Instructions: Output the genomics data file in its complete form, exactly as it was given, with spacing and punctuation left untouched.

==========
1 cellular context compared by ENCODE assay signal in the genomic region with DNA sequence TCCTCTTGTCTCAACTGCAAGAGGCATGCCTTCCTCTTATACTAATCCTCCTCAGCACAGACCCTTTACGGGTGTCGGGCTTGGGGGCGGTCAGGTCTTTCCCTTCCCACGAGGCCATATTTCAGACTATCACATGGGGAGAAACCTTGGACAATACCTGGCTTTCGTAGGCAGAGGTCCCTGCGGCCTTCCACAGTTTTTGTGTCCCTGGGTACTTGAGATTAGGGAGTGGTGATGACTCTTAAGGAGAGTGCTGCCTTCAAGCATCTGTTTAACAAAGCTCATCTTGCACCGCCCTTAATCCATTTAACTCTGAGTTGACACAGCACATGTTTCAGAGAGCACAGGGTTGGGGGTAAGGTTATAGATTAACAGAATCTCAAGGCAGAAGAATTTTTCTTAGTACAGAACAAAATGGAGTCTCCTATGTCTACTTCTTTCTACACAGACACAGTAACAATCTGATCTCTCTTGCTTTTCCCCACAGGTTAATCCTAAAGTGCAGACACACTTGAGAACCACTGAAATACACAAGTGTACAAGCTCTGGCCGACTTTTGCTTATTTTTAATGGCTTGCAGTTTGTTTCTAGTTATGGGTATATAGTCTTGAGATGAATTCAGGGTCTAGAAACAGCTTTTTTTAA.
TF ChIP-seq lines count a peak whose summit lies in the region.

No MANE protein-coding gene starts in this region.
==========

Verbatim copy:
1 cellular context compared by ENCODE assay signal in the genomic region with DNA sequence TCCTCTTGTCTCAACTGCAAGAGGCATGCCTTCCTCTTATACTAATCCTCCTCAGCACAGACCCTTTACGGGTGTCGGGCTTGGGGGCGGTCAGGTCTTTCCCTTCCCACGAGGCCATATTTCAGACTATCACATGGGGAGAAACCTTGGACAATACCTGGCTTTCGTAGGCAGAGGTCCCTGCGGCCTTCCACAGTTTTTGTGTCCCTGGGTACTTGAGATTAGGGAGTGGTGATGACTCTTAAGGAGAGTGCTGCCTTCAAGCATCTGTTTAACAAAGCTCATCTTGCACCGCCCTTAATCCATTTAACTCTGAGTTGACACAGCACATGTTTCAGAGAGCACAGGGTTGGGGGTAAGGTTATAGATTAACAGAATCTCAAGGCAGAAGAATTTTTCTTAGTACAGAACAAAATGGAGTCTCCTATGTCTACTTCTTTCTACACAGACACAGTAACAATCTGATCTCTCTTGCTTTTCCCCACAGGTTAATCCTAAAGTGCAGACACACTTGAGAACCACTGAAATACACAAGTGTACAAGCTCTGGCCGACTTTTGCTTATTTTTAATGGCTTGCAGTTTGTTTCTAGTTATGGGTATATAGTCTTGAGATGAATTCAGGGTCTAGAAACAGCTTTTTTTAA.
TF ChIP-seq lines count a peak whose summit lies in the region.

No MANE protein-coding gene starts in this region.